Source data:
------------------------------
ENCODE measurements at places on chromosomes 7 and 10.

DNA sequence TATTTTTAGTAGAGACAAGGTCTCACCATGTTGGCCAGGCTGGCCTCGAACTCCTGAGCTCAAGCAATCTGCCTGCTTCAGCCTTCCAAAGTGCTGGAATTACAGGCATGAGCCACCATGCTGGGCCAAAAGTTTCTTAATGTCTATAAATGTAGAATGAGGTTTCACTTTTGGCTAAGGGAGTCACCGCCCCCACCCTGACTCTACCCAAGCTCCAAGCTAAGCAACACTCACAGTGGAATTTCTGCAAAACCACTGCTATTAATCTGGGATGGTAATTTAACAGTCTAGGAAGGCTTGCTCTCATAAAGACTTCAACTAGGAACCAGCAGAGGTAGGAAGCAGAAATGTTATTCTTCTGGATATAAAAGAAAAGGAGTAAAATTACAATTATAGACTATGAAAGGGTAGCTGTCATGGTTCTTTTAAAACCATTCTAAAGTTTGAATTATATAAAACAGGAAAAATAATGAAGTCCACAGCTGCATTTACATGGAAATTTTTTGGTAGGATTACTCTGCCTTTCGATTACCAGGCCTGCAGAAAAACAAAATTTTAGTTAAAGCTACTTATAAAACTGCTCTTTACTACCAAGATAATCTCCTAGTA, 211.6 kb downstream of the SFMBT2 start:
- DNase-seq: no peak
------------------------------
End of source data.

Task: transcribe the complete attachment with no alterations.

ENCODE measurements at places on chromosomes 7 and 10.

DNA sequence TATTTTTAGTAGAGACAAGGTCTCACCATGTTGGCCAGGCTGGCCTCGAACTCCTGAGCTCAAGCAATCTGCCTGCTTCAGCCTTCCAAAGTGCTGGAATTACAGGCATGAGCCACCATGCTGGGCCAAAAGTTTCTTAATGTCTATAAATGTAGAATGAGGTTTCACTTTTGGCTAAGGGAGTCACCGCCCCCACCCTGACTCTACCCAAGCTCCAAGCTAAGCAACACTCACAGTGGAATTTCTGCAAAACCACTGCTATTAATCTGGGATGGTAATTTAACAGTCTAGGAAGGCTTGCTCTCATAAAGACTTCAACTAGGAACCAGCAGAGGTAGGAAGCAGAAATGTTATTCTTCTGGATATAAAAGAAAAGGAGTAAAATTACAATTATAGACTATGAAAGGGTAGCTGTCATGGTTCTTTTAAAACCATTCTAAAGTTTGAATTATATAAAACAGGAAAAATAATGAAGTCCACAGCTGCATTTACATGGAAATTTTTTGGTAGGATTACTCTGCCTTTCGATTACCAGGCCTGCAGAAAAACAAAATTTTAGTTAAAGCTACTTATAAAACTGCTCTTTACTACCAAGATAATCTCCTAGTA, 211.6 kb downstream of the SFMBT2 start:
- DNase-seq: no peak